The rules of composition are guidelines for producing a well designed image. ‘Guidelines’ are probably a better description than ‘rules’ as they just help us as a kind of starting point. Do not break the rules until you are an expert at following them. You need to understand how they work and how they help you create great compositions. Learn the rules and then break them only if it will create a better image than if you followed them.
Rule of thirds
Divide your frame into 9 equal parts and the lines and intersection become powerful places to place areas of interest.
The flow of water closely follows the right and bottom lines, the bottom third contains all the rock detail, the top third contains the sky. Three of the four intersections contain areas of interest.
The idea behind the rule of thirds is to prevent lines in the image from bisecting the image (cutting it in half).
Breaking the rule of thirds.
You might break this rule if you wanted to communicate a message of symmetry in your image. If there is a perfect reflection or a part of the sky mirrors patterns found in the landscape, then you might want to compose for symmetry.
The rule of simplicity is about isolating your subject by surrounding it with lots of space. Photography could be described as being about uncluttering the complex world. When photographing people or animals, it is best to have some space in the direction of their gaze, a moving object should have space between it and the viewer.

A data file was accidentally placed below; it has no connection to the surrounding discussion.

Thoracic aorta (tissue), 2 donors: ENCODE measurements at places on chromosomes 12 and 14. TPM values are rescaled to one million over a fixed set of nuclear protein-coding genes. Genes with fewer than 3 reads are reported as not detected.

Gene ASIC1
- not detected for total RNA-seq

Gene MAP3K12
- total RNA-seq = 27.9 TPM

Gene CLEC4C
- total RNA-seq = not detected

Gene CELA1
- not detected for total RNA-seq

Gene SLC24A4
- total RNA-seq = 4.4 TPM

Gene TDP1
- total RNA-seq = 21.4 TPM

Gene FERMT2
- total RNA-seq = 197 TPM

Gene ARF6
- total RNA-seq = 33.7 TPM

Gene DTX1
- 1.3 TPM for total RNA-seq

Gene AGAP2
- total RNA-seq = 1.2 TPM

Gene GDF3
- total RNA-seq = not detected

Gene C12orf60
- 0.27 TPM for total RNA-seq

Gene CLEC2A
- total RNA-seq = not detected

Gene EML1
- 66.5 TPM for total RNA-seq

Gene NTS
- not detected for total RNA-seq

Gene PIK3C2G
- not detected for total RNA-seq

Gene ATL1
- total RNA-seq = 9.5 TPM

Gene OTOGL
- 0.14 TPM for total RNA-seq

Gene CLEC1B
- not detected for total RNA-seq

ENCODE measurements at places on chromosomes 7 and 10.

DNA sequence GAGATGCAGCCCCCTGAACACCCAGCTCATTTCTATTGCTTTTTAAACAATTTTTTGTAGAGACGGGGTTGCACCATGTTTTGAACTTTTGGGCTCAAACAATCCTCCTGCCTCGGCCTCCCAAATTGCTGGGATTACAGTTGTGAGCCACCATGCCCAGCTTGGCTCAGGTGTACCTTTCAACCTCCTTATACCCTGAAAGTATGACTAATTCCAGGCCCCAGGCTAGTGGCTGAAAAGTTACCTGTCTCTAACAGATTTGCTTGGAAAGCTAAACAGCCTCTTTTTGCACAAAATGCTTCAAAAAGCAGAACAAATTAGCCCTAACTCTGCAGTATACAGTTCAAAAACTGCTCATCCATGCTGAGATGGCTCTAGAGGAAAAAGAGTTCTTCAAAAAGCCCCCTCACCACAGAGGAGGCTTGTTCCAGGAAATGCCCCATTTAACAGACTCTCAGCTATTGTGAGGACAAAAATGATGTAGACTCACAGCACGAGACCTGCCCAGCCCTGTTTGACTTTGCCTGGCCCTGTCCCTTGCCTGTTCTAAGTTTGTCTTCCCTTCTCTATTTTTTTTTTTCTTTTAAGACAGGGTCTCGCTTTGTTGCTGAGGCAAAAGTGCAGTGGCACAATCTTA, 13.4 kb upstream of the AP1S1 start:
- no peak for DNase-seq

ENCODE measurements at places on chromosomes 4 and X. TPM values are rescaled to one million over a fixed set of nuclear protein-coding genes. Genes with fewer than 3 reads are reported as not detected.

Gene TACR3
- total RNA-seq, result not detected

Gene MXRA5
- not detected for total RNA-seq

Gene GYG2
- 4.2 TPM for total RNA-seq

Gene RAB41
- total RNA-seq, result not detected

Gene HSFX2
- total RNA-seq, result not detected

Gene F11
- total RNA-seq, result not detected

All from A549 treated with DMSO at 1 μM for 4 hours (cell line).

This is the same waterfall as you see in the first image. The composition follows thirds but could best be described as following the rule of simplicity.
Another technique for isolating an object and creating simplicity is to use a narrow ‘Depth of field‘ so that everything in the object’s background is blurry. This is achieved with very large apertures such as f/2.8 or f/1.4 and is know as ‘Bokeh‘.
Sometimes a scene doesn’t allow you to include space. If you have to break the rule of simplicity try to follow the ‘Rule of Odds’.
Rule of Odds
This rule states that odd number of objects in a scene is more aesthetically pleasing than an even number of objects. This is again to avoid the mistake of symmetry. Triangles are good to consider when arranging objects in a scene.
Get the whole subject in the frame
If it is possible and the shape of the object allows, you should try to get the whole object in the frame. If you leave too much of a subject cropped then the eye will naturally be led to the edge of the frame and will be looking for the rest, your viewer will be trying to complete the image.
Break this rule in obvious situations such as portrait photography where you might include just head and shoulders. Also, if you want to leave the viewer imagining the rest of the object like the waterfall above. If you must amputate your subjects legs it is better to avoid doing this at the joints, i.e. elbows and knees.
Leading the eye.
Photographers use objects and patterns to lead the viewer into a scene. These objects will lead the eye into the image and give the viewer a welcoming feeling.
The golden mean is a complex mathematical ratio. It is similar to dividing the image into thirds, but follows a more complex formula. The golden ratio states that the ratio of a to b should be the same as the ratio between a and a + b. The frame is constantly divided like this and a curve is draw to tie the divisions together. Confused? me too until I read this.
This picture doesn’t follow thirds, but the main points of interest fall right onto the golden mean.
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